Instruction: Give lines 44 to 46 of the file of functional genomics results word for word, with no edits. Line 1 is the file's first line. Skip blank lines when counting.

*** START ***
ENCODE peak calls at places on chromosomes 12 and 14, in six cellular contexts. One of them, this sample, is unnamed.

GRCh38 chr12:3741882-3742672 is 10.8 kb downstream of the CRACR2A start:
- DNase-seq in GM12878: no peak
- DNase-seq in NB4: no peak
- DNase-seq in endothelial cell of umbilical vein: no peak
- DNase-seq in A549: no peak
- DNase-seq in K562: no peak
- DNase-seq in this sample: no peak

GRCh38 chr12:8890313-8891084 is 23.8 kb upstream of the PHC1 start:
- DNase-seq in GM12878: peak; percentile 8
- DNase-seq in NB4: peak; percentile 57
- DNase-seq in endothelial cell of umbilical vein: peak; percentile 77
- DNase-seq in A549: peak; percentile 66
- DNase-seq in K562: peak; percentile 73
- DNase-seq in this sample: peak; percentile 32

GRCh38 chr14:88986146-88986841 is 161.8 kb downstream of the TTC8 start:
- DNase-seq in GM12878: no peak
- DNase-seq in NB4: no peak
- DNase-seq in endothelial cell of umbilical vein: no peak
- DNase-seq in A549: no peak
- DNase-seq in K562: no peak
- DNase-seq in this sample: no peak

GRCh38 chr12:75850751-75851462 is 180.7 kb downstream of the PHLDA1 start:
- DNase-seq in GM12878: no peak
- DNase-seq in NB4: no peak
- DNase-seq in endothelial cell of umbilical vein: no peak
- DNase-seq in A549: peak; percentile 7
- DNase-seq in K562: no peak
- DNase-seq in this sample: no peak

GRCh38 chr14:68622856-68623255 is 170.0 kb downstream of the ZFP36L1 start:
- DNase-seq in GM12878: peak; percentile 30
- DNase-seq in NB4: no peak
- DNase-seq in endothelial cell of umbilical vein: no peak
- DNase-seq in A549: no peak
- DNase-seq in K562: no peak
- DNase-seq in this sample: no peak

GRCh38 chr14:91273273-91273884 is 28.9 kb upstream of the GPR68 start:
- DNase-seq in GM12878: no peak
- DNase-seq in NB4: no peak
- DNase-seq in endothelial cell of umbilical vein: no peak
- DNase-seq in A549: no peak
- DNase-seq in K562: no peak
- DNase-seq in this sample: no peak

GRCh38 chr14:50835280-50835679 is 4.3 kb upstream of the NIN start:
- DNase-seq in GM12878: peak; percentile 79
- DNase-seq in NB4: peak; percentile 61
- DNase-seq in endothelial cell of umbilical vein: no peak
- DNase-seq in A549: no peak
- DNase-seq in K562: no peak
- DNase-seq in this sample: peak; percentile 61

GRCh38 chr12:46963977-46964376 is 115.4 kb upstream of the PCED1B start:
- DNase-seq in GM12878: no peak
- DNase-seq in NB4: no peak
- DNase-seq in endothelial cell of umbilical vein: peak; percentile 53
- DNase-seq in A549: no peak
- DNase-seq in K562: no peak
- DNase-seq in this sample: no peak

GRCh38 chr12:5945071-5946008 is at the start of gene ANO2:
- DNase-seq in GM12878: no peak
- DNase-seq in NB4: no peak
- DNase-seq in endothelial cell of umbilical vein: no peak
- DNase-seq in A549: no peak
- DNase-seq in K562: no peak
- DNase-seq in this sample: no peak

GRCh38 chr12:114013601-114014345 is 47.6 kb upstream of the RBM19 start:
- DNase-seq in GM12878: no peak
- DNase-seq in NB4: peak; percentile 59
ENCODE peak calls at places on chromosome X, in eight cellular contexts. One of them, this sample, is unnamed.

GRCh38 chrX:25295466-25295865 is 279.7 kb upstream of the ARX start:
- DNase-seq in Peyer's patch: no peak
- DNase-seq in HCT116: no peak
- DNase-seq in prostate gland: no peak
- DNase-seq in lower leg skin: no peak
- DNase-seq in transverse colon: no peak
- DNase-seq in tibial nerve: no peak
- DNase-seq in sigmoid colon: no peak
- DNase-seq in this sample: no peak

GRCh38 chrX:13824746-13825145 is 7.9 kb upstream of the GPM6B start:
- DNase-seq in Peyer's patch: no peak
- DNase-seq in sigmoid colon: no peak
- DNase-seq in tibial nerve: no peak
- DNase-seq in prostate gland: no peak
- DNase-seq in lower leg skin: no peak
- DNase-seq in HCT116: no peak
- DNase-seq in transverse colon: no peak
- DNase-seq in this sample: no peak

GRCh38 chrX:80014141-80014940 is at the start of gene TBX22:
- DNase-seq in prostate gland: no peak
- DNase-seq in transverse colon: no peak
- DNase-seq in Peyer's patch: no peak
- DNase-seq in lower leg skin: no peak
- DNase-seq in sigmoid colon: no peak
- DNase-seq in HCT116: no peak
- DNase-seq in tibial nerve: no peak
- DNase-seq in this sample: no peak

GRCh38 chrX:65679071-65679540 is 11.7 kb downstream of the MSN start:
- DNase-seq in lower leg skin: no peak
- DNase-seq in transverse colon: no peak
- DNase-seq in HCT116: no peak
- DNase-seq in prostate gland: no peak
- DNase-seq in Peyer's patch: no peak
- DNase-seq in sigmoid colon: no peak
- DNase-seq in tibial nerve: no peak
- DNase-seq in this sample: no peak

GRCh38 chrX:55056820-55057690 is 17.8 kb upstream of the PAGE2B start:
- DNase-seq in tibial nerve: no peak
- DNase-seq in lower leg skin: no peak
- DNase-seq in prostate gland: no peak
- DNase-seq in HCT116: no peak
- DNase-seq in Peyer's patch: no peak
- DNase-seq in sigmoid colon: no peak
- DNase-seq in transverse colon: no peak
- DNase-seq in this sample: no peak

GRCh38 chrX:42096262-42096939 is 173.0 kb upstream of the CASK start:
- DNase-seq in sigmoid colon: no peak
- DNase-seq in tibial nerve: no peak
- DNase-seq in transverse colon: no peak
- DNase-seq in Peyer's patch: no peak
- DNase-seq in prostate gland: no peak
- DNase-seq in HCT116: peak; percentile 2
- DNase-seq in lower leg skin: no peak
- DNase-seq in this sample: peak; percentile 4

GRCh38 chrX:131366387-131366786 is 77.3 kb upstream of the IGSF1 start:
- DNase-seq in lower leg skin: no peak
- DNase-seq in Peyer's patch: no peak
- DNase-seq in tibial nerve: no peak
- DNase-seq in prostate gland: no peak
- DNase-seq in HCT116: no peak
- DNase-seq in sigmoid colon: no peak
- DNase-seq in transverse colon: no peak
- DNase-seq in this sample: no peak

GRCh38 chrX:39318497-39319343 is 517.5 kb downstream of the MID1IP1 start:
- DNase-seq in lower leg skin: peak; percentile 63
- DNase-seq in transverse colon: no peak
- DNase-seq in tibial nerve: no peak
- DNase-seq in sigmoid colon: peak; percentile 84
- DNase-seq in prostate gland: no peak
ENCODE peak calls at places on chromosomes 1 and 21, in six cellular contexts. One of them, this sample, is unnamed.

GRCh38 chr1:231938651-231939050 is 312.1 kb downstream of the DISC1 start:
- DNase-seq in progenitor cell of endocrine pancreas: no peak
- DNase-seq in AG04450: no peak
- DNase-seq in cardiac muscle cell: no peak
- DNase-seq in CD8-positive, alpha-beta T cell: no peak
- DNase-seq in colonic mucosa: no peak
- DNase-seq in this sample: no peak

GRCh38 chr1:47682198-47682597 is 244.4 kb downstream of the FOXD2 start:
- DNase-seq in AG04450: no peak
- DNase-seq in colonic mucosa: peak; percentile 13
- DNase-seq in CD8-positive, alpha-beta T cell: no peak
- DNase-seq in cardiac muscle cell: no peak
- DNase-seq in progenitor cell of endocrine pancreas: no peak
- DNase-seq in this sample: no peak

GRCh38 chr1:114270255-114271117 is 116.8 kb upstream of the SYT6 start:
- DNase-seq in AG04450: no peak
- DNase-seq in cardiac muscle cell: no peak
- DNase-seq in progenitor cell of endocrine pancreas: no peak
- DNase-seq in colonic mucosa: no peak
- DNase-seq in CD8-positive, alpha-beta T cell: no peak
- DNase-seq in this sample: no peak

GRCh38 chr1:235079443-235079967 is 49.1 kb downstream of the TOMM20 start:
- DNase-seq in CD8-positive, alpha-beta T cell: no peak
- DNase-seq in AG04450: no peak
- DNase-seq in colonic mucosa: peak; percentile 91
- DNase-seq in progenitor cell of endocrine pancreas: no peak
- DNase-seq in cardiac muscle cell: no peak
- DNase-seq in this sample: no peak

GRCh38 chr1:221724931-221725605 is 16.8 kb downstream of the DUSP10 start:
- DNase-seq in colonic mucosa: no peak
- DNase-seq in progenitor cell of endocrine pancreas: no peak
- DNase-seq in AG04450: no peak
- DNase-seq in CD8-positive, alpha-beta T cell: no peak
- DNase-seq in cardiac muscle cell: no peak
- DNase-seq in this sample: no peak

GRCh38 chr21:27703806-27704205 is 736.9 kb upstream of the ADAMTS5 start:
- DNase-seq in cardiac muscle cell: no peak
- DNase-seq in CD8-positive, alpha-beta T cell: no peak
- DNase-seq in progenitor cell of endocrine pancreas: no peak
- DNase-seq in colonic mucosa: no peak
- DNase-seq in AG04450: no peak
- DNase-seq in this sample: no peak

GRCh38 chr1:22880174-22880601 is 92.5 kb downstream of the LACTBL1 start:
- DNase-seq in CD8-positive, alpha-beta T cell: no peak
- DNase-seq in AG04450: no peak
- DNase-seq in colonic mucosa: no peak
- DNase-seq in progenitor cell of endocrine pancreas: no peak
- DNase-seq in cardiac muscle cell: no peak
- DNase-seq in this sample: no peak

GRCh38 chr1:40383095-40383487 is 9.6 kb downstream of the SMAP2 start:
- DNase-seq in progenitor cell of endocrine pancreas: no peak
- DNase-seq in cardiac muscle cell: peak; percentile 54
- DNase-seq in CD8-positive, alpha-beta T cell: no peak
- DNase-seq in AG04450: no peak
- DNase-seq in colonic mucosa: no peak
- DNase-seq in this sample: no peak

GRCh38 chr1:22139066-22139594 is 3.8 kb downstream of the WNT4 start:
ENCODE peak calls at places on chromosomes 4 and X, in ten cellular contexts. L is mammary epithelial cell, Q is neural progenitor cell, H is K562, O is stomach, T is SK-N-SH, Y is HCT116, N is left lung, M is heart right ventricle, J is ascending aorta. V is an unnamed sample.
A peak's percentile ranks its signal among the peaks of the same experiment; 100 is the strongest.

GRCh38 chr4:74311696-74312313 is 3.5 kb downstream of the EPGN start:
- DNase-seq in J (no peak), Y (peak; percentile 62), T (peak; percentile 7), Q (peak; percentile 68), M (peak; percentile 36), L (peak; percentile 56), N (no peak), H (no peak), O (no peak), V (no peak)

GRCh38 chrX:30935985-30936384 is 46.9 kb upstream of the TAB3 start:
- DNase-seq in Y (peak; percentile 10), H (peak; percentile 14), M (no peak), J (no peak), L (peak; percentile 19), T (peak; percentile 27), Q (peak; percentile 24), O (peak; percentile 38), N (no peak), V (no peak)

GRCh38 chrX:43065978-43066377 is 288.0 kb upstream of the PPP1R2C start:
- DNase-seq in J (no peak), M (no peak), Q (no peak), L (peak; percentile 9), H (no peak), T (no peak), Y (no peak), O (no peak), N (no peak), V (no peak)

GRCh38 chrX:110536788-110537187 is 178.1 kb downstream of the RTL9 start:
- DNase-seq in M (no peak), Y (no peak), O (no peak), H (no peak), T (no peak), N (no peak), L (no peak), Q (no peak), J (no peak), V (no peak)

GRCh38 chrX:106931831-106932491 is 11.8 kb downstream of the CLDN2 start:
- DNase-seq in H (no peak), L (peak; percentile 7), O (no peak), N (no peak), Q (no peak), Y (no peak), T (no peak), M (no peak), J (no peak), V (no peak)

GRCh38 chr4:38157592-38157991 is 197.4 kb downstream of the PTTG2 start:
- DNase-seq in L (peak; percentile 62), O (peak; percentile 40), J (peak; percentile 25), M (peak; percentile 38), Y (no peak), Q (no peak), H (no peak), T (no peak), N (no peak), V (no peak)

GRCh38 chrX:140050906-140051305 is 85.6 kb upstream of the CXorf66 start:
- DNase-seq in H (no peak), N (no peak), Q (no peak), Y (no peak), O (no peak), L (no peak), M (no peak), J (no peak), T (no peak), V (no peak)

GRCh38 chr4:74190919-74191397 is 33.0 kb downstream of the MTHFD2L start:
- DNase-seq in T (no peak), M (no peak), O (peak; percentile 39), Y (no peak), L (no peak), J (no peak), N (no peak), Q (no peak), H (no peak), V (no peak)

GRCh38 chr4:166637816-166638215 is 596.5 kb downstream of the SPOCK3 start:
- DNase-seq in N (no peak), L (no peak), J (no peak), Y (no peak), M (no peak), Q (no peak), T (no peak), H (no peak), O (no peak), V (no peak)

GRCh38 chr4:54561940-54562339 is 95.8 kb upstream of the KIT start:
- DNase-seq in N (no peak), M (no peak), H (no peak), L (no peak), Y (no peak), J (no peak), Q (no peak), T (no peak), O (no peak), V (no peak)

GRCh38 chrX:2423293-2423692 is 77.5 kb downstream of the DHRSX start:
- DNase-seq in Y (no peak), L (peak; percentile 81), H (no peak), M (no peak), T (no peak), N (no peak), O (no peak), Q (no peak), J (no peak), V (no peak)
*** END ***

GRCh38 chr14:50835280-50835679 is 4.3 kb upstream of the NIN start:
- DNase-seq in GM12878: peak; percentile 79
- DNase-seq in NB4: peak; percentile 61